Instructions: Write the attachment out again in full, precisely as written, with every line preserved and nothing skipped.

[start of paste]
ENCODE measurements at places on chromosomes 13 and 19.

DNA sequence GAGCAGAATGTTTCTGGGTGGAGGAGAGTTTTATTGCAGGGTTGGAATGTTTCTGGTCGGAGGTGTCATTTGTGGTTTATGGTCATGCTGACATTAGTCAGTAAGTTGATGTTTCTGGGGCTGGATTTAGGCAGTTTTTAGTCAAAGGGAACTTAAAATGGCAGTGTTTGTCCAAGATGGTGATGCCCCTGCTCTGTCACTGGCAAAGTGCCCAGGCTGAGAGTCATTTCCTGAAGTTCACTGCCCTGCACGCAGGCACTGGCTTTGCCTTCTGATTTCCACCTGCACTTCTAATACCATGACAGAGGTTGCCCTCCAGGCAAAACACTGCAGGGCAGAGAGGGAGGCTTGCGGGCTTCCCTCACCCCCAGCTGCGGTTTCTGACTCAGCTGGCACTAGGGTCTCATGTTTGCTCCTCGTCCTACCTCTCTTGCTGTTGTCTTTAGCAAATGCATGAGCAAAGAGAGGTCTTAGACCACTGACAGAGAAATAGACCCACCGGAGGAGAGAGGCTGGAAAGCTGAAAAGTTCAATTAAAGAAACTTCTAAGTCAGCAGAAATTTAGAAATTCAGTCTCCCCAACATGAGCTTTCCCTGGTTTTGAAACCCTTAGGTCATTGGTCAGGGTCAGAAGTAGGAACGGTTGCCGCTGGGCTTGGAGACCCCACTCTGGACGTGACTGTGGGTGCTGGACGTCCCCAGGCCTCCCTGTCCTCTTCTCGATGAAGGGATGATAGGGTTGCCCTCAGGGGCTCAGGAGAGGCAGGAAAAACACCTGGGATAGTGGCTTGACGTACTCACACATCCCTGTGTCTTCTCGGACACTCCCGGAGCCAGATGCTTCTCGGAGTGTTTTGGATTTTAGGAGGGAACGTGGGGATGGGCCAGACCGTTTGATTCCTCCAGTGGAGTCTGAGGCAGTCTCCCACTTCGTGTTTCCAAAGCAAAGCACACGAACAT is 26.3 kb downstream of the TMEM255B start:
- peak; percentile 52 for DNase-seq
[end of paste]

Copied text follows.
ENCODE measurements at places on chromosomes 13 and 19.

DNA sequence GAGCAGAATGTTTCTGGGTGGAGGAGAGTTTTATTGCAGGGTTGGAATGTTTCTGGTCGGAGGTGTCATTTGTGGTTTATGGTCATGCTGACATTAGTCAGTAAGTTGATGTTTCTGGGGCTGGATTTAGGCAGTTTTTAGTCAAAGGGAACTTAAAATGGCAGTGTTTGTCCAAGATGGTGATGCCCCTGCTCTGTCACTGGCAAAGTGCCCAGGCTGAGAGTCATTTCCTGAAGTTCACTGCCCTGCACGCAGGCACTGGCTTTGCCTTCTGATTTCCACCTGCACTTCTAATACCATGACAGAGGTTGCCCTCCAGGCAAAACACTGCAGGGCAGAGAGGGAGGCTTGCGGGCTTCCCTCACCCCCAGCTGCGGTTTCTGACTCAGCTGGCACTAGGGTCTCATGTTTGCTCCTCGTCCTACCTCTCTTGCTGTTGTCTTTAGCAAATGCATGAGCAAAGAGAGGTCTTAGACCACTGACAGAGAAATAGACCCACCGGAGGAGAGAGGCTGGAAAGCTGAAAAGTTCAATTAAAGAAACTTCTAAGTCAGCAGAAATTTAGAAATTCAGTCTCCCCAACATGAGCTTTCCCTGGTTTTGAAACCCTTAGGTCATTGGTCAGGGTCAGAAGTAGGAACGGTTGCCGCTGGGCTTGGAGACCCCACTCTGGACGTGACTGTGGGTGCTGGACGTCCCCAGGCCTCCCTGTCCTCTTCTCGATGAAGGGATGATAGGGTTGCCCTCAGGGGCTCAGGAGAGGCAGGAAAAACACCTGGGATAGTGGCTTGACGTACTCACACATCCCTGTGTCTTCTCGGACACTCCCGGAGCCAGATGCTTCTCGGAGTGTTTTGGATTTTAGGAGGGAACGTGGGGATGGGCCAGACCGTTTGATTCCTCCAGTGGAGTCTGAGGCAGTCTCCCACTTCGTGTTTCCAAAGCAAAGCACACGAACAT is 26.3 kb downstream of the TMEM255B start:
- peak; percentile 52 for DNase-seq